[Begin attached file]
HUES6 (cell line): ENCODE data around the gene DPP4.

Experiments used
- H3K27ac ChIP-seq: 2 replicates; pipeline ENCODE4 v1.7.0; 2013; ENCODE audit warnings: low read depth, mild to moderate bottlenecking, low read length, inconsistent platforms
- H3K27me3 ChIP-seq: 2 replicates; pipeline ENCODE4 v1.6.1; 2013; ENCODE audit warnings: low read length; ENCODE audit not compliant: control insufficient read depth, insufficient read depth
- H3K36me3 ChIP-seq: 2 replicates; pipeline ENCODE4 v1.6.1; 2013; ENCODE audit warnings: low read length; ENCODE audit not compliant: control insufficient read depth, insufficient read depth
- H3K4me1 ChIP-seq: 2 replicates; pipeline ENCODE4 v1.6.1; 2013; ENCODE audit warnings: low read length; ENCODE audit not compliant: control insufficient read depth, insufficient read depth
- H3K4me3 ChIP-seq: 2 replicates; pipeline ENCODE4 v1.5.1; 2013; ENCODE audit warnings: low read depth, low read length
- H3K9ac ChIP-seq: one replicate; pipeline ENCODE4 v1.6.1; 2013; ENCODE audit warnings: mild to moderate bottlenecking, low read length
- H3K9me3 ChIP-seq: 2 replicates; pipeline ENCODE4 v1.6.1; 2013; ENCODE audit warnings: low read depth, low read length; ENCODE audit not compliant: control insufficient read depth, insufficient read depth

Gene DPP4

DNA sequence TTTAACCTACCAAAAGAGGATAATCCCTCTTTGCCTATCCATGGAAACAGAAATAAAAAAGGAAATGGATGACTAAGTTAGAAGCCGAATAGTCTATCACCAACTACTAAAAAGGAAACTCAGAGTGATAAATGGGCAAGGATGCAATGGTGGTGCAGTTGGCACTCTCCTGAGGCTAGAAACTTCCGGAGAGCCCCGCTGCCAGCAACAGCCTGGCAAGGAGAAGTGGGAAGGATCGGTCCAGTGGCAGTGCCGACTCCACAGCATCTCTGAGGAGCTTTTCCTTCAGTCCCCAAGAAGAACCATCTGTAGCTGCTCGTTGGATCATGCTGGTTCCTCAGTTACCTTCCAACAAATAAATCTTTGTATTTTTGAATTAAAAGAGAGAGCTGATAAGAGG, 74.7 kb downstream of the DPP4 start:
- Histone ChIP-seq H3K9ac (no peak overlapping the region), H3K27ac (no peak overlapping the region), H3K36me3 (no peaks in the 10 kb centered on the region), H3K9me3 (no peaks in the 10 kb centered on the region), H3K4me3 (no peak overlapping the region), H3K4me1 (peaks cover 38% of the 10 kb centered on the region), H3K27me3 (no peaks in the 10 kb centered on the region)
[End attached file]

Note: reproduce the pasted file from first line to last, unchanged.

HUES6 (cell line): ENCODE data around the gene DPP4.

Experiments used
- H3K27ac ChIP-seq: 2 replicates; pipeline ENCODE4 v1.7.0; 2013; ENCODE audit warnings: low read depth, mild to moderate bottlenecking, low read length, inconsistent platforms
- H3K27me3 ChIP-seq: 2 replicates; pipeline ENCODE4 v1.6.1; 2013; ENCODE audit warnings: low read length; ENCODE audit not compliant: control insufficient read depth, insufficient read depth
- H3K36me3 ChIP-seq: 2 replicates; pipeline ENCODE4 v1.6.1; 2013; ENCODE audit warnings: low read length; ENCODE audit not compliant: control insufficient read depth, insufficient read depth
- H3K4me1 ChIP-seq: 2 replicates; pipeline ENCODE4 v1.6.1; 2013; ENCODE audit warnings: low read length; ENCODE audit not compliant: control insufficient read depth, insufficient read depth
- H3K4me3 ChIP-seq: 2 replicates; pipeline ENCODE4 v1.5.1; 2013; ENCODE audit warnings: low read depth, low read length
- H3K9ac ChIP-seq: one replicate; pipeline ENCODE4 v1.6.1; 2013; ENCODE audit warnings: mild to moderate bottlenecking, low read length
- H3K9me3 ChIP-seq: 2 replicates; pipeline ENCODE4 v1.6.1; 2013; ENCODE audit warnings: low read depth, low read length; ENCODE audit not compliant: control insufficient read depth, insufficient read depth

Gene DPP4

DNA sequence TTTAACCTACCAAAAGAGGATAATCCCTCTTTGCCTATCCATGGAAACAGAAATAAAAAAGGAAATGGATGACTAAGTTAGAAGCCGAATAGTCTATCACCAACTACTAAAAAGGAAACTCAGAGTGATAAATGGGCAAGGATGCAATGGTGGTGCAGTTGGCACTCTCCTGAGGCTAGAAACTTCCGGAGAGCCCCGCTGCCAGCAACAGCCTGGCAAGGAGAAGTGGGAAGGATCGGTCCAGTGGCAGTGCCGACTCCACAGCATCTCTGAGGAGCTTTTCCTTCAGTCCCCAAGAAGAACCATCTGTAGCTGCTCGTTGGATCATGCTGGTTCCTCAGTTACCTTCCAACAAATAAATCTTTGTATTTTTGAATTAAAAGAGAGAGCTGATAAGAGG, 74.7 kb downstream of the DPP4 start:
- Histone ChIP-seq H3K9ac (no peak overlapping the region), H3K27ac (no peak overlapping the region), H3K36me3 (no peaks in the 10 kb centered on the region), H3K9me3 (no peaks in the 10 kb centered on the region), H3K4me3 (no peak overlapping the region), H3K4me1 (peaks cover 38% of the 10 kb centered on the region), H3K27me3 (no peaks in the 10 kb centered on the region)